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Questions worth answering

At last year's festival, Canadian singer-songwriter Justin Nozuka played the smallest and most obscure stage at Fuji Rock--the Mokudotei, which is basically a stop-off point on the portion of the boardwalk that connects the White Stage to the Orange Court. He managed to cause quite a traffic jam.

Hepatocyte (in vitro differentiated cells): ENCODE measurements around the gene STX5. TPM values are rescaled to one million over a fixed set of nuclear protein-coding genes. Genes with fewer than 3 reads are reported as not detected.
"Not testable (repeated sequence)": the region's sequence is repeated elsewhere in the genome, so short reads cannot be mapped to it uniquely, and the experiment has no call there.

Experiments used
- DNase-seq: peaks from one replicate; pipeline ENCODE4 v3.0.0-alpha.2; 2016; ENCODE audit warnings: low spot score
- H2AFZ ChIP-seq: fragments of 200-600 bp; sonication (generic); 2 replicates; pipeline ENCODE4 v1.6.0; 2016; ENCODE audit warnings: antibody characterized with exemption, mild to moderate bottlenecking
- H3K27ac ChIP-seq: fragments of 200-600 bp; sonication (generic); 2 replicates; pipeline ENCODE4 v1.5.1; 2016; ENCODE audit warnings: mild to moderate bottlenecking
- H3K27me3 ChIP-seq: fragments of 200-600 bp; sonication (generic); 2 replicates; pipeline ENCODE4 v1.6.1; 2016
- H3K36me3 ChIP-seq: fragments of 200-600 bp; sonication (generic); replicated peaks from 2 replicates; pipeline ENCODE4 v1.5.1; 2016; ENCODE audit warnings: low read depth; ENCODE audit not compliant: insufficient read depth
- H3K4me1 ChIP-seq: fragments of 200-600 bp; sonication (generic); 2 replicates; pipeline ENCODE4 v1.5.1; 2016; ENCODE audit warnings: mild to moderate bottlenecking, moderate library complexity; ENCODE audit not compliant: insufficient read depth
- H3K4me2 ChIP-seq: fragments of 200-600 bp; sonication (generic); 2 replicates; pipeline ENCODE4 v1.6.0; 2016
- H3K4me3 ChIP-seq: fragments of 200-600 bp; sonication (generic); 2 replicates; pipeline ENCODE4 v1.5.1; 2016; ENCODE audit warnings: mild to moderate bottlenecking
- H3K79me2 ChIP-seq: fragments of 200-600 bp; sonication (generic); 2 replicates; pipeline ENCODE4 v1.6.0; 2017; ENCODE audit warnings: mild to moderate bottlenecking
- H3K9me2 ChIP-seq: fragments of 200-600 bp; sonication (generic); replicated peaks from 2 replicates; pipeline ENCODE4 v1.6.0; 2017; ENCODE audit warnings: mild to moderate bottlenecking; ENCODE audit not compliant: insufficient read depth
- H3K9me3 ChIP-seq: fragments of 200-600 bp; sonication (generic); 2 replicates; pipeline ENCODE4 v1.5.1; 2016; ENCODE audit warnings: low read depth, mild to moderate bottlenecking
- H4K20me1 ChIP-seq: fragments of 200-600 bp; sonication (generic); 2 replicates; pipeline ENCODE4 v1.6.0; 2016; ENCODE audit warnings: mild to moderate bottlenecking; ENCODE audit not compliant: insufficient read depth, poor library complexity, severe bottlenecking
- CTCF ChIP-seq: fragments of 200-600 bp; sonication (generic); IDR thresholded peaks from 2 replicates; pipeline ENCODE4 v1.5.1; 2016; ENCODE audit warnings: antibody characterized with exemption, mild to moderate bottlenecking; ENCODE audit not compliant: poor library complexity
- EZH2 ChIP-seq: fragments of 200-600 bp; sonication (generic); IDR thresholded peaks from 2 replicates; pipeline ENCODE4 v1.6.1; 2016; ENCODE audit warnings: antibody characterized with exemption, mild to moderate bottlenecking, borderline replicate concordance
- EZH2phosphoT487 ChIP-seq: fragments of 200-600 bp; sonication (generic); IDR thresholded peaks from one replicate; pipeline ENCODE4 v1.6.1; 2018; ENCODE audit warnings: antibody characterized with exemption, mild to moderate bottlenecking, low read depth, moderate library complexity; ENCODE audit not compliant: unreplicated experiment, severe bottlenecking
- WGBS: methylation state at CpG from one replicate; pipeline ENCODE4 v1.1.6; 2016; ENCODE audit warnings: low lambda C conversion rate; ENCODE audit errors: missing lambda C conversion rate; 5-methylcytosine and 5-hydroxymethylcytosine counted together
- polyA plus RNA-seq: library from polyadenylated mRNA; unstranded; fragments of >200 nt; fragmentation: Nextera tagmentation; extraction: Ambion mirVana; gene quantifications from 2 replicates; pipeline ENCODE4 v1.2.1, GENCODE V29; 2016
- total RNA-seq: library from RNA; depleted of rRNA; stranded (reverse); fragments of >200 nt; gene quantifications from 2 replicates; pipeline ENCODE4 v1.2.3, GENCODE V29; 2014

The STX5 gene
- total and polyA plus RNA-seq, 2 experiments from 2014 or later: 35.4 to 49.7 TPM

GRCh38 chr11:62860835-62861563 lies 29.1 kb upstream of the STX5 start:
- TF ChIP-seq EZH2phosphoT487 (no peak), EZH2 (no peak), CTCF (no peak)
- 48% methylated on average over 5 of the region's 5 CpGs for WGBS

Nozuka places emphasis on the singer half of his appelation, with a melisma-soaked R&B vocal style that would give Babyface serious pause. However, his songs are anything but the love-you-up jive that usually comes with that territory. This contrast reaches its peak in "Save Him," a harrowing, and harrowingly beautiful, song about domestic abuse. "Save him from the hand that beats me," says the anonymous, and presumably female, protagonist, and in Nozuka's alto it reaches deep into your soul were it just sits there waiting for an answer. Judging from the moony faces of the young women who listened raptly, they probably didn't fully appreciate the import of the song. However, they did get "Oh Momma," which half-Japanese Nozuka (on his father's side) wrote for his "okaasan," as he put it. It's difficult to make a son's ode to his mother sound anything but mawkish, but Nozuka turned it into a real love song. The crowd knew exactly what he was singing about.